A chance encounter with Ludwig van Beethoven's Symphony No. 9 in a borrowed car sent Kerry Candaele on a journey that eventually led to Following the Ninth, his documentary about the many ways Beethoven's indelible piece of music has inspired, and been a part of, protests and social movements around the world.
Chinese students played it in Tiananmen Square in 1989. Leonard Bernstein led a performance of it in Berlin when the wall came down that same year. Chilean women sang it outside the prisons where people were tortured during the dictatorship of Augusto Pinochet.
Candaele—a writer, filmmaker, and producer (he co-produced Robert Greenwald's excellent Iraq for Sale: The War Profiteers and Wal-Mart: The High Cost of Low Price)—comes to the Peabody Institute of The Johns Hopkins University on Friday for a screening of the film followed by a Q&A session. The event is open to members of the university community and students from the nearby Baltimore School for the Arts.
The Hub spoke with Candaele by phone to talk about the Ninth, its universal appeal, and our human connection with music.
I read in your notes on the film's website that your relationship with the Ninth started from a human place, not a filmmaking place, and I wanted to ask how you made that movement from the human to the filmmaker. How did you become aware of the broad range of the Ninth's appeal and start putting together these stories about it being played at Tiananmen Square or in Chile under Pinochet?
I first heard the [Ninth] by accident because I borrowed a friend's car, pushing in a cassette and hearing this glorious music come out of the sound system. I just fell in love with this piece, and it touched me at such a deep level that I had to discover more of Beethoven's works and read about the man. I was studying history at the time, so it was a nice way to get into the world of history via one of the greatest composers, who happened to live in such a critical moment in world history—during the French Revolution and the post-revolutionary period.
So as I got fascinated by this man and his music, I kept reading and studying and listening. And eventually "the Google" came along, as John McCain calls it, and I started getting "Beethoven's Ninth" and "Beethoven" alerts sent to me. So the technology helped, and I started to see these stories—Tiananmen Square, Pinochet's Chile. I'd read these articles and think, This is fascinating—how did this music travel? Billy Bragg had done a version in English, not translated it but rewrote it, which some people think is kind of a sacrilege but I thought he did a great job. And in Japan, the Daiku was so interesting—10,000 people singing in a chorus. I just thought covering these stories and following Beethoven would make a great film, and I made that silly mistake of jumping in and seeing if the net appeared. I let the music lead me. That's not a bad idea to do with Beethoven because he leads you to such fascinating places—not only internally as a soul-searcher, as a guy who plumbed the depths of his own soul and seemed to touch on ours in a universal way, but also externally in these social movements as a sort of musician-citizen.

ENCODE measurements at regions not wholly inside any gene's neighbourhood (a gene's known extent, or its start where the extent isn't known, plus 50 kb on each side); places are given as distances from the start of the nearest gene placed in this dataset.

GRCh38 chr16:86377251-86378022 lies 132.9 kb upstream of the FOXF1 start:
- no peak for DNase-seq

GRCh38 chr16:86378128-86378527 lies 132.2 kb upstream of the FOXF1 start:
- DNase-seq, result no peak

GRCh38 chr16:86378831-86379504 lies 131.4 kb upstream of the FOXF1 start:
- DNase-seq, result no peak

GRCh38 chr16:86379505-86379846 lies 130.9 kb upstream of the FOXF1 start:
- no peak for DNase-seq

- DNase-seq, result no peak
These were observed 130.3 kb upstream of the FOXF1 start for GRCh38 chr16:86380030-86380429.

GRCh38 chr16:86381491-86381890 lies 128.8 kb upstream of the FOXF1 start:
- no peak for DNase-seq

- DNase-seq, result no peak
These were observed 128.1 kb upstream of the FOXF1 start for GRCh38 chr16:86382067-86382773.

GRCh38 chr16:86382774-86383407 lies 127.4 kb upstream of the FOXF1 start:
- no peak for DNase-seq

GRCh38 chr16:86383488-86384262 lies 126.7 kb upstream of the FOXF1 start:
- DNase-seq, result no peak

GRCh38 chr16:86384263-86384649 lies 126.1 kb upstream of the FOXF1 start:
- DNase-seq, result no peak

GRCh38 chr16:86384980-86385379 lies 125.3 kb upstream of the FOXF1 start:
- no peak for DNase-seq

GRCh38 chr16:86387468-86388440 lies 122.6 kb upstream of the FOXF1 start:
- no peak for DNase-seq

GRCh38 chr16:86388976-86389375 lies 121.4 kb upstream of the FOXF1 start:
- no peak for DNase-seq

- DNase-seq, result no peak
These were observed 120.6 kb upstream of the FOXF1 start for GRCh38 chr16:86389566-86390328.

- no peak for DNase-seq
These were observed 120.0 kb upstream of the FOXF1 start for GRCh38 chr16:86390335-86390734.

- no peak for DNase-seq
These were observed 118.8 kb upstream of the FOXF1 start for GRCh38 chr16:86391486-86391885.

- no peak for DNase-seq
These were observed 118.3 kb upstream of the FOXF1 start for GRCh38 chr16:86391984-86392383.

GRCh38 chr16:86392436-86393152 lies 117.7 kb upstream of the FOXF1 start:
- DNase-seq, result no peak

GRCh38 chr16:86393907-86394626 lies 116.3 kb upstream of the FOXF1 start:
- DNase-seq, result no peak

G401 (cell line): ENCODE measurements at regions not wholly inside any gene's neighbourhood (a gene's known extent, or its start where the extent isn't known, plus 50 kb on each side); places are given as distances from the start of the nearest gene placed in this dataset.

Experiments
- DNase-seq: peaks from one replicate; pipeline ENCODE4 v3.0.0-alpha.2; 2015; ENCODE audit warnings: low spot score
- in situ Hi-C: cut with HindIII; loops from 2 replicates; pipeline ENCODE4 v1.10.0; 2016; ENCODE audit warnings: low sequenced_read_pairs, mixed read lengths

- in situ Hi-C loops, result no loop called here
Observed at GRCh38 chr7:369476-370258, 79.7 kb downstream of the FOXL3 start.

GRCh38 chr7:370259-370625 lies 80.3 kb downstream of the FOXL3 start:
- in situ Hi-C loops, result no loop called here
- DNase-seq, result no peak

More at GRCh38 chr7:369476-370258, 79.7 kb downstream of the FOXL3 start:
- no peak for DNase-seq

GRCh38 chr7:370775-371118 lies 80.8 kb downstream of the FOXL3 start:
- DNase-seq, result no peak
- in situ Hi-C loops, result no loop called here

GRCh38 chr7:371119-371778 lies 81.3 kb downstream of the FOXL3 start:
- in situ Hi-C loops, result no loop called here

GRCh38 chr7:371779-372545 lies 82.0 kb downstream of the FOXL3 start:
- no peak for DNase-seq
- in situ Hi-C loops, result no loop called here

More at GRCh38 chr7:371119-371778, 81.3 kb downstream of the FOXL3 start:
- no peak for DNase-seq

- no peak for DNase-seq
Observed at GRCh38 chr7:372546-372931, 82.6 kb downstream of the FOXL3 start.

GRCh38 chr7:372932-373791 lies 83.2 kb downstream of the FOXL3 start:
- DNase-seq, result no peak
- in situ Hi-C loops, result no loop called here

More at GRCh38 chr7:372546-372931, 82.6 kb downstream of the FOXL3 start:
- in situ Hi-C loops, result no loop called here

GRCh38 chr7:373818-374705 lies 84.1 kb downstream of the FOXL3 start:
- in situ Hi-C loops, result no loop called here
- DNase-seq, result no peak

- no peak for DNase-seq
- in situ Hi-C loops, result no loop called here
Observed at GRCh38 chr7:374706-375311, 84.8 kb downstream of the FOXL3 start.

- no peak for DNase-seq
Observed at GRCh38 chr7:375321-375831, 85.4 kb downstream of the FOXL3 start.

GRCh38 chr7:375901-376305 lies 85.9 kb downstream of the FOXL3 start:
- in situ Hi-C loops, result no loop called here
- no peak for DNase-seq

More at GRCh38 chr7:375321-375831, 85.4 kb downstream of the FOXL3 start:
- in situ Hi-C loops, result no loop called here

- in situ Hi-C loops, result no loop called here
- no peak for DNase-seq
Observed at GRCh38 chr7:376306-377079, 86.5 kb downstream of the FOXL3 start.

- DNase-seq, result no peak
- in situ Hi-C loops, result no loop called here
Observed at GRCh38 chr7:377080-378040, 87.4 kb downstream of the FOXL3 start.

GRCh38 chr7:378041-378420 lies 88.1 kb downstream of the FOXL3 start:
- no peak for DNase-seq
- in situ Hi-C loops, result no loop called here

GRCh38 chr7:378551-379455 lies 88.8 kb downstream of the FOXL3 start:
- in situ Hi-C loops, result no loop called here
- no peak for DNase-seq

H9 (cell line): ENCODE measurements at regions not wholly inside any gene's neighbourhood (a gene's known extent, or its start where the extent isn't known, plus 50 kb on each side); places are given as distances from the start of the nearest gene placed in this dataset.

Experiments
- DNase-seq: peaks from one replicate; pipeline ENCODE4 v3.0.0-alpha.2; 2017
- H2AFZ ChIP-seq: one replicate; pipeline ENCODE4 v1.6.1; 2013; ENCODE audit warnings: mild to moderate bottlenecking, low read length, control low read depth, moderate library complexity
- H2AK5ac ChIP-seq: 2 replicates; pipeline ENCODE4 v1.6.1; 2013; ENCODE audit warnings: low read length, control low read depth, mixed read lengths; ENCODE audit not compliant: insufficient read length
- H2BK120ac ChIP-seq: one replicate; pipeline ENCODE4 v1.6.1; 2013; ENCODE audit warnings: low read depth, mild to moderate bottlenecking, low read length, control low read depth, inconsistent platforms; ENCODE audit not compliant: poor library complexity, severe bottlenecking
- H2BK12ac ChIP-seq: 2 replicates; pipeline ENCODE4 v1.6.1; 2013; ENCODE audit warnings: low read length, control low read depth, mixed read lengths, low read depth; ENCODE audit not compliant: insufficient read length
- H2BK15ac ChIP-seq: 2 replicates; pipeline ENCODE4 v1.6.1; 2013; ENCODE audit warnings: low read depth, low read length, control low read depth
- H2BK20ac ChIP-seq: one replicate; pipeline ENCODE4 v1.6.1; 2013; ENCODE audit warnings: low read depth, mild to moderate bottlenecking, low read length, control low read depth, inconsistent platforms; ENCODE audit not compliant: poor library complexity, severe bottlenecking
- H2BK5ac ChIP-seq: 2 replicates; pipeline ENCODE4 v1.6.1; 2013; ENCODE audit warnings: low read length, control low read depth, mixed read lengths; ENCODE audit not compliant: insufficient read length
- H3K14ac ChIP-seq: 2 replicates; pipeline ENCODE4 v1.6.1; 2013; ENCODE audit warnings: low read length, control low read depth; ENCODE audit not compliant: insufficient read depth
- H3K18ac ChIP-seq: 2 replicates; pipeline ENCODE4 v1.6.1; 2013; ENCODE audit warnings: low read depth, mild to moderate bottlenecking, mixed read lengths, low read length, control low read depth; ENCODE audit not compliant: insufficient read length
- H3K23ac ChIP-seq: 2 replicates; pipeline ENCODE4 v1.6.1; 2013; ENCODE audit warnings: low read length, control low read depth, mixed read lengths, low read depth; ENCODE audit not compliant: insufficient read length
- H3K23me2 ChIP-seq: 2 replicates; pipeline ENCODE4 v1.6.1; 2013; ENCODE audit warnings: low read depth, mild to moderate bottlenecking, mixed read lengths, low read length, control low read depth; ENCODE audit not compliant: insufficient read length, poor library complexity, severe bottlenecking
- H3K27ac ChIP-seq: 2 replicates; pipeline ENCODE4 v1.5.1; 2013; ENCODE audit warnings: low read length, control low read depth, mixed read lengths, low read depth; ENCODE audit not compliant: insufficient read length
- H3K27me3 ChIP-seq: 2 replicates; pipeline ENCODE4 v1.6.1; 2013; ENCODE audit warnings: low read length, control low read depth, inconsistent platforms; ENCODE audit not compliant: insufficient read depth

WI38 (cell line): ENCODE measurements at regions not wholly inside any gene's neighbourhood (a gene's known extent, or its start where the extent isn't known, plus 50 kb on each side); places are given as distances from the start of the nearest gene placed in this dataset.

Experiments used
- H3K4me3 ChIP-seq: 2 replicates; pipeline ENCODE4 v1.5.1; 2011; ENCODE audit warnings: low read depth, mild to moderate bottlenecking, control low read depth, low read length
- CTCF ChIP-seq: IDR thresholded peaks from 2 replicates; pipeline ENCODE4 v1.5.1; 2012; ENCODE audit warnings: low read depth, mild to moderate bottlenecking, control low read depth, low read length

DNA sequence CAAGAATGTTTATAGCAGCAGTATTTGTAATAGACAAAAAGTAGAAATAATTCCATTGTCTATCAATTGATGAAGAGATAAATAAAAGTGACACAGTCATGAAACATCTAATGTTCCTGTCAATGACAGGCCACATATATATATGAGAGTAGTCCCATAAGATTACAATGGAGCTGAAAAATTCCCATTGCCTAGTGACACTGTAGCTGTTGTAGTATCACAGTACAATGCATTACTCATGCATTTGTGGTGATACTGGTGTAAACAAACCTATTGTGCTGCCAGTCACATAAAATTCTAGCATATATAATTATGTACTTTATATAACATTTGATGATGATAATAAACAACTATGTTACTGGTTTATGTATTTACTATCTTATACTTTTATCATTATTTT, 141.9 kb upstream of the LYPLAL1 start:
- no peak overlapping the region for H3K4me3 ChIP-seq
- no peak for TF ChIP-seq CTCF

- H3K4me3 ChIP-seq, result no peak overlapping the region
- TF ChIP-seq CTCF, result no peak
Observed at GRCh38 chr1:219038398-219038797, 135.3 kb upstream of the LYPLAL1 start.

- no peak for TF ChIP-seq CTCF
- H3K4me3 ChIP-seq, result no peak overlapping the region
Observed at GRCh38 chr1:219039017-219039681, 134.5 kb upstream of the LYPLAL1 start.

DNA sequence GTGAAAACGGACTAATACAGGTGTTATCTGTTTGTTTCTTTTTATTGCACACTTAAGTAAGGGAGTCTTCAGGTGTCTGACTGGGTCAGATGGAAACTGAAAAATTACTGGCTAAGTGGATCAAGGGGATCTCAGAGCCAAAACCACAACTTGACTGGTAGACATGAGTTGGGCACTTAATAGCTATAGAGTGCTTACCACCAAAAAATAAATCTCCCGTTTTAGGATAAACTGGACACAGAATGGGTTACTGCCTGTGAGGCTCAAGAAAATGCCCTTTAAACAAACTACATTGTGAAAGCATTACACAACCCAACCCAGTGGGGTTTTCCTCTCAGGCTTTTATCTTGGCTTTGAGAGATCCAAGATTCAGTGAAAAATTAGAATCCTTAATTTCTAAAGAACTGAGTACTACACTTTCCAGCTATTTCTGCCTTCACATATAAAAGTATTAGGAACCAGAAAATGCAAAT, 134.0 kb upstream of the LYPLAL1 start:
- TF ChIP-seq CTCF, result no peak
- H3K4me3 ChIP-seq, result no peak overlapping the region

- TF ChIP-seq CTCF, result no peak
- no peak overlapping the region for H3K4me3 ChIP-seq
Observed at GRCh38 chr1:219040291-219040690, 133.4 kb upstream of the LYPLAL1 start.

I saw in your TEDx talk that just working on the film took you to 14 countries over six years. How did you go about locating the people who had these stories to tell? Because that's a long way to go if you're jumping and looking for a net.
Yes—you do have to make these connections in advance because you can't just go out, wander around, and hope to run into somebody who has a great Beethoven story. So you have to do your pre-production research. I found some people who were very interesting in Chile. Isabel [Lipthay], who is in the film, led me to others. She's Chilean but had to leave during the Pinochet regime and ended up in Münster, Germany. She crossed over into both worlds, keeping both of them in hand and in heart, so she led me to the gentleman, Machi [Renato Alvarado Vidal], who's in the film, who was tortured and heard this music sung to him and others over the walls of the torture prison in Chile.
In the case of the German story, it was very interesting because it was the last story I did and I couldn't afford to travel at that time, so I posted through Craigslist asking for anyone who had been in East Berlin during the fall of the wall to get in touch with me for this film. A bunch of people got in touch, I interviewed several people over the phone, and then chose the woman whose story I thought was very good, Lene [Ford], who is in the film from East Germany.
What did working on this project bring to your understanding of the Ninth? I ask because you mentioned first just liking the Ninth and being drawn to it on a human level, and you got to talk to others who had their own connection to it through their lives. Did that process teach you about what that connection is to music, or to the Ninth in particular?
I think that all music has the capacity to transform us, whatever genre. It certainly did with my life. I grew up with rock 'n' roll music, and it profoundly changed my life. It also connected with the events of the time, as music often does. In the case of rock 'n' roll during the late '60s, early '70s, it was sort of a samizdat, the Soviet dissident's version of an underground newspaper. It was commenting on the war, it was commenting on civil rights, and it's sort of an organic part of them.